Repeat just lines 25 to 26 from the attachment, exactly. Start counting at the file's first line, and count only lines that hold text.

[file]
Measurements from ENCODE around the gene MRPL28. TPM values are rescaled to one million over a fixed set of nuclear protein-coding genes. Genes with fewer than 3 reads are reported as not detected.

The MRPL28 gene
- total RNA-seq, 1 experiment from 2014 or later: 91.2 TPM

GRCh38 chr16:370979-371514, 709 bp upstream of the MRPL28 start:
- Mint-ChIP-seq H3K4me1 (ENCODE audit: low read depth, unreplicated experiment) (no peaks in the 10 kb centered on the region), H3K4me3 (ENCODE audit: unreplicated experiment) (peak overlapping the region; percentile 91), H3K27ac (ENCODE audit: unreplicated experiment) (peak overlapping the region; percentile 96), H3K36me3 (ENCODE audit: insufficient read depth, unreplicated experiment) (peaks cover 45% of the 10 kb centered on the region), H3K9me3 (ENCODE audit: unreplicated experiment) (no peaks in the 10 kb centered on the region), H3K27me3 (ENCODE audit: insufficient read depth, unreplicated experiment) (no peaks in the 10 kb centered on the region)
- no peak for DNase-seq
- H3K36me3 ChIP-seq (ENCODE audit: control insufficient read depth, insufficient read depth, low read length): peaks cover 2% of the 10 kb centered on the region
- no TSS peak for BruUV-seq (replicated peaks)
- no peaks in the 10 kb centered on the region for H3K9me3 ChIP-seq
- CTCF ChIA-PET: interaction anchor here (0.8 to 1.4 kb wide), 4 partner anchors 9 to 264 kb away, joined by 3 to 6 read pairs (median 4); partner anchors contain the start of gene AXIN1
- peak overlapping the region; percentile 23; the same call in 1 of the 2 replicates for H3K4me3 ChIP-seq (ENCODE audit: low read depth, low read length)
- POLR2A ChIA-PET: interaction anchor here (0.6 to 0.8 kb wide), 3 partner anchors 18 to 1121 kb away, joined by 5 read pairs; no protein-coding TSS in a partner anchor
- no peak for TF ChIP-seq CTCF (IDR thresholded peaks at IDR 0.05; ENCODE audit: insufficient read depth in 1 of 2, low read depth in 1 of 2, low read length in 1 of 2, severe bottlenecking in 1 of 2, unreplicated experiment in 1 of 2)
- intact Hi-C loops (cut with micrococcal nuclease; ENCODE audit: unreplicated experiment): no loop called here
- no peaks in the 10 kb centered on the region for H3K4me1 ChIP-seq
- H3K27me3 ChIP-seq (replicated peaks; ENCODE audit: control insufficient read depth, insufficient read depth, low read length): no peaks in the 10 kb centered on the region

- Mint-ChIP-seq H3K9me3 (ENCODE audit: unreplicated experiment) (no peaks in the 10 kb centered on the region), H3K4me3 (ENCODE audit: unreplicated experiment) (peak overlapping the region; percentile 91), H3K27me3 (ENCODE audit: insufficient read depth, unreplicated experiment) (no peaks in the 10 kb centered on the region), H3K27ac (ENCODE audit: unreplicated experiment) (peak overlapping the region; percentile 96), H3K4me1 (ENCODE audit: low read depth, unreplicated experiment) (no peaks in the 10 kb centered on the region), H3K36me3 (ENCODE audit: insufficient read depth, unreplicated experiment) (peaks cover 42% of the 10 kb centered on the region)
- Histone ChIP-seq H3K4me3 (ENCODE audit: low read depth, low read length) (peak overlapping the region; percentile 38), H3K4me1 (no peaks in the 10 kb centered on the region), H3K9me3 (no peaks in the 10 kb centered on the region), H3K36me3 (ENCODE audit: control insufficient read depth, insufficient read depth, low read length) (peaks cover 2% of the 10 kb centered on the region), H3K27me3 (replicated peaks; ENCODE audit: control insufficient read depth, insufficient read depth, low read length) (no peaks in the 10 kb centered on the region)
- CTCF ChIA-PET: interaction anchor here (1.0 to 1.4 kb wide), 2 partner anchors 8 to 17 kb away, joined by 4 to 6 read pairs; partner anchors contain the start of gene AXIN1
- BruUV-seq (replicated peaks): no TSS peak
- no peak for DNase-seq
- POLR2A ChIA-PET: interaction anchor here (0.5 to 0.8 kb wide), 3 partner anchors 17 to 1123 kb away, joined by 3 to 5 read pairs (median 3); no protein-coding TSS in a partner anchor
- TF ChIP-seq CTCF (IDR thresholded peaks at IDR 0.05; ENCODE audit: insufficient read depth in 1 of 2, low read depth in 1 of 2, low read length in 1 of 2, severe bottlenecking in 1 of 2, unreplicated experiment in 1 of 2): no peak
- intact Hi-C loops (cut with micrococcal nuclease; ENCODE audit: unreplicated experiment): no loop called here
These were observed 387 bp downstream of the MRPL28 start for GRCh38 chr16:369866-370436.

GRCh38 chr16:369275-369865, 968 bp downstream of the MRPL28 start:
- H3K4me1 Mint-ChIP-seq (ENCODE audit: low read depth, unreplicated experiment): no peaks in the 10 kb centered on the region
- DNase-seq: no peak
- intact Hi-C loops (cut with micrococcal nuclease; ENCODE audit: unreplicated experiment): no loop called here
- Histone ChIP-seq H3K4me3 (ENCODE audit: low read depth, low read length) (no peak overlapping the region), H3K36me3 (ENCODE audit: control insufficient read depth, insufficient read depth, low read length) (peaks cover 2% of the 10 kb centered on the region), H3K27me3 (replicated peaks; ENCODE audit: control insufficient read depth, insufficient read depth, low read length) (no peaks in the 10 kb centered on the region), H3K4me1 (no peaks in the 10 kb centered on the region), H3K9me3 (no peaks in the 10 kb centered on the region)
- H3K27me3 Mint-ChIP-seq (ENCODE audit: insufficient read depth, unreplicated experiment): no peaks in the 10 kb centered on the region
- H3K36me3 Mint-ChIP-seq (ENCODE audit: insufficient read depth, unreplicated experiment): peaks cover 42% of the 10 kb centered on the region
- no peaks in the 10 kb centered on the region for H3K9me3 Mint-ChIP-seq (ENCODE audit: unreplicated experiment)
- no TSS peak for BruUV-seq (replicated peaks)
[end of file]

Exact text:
These were observed 387 bp downstream of the MRPL28 start for GRCh38 chr16:369866-370436.

GRCh38 chr16:369275-369865, 968 bp downstream of the MRPL28 start: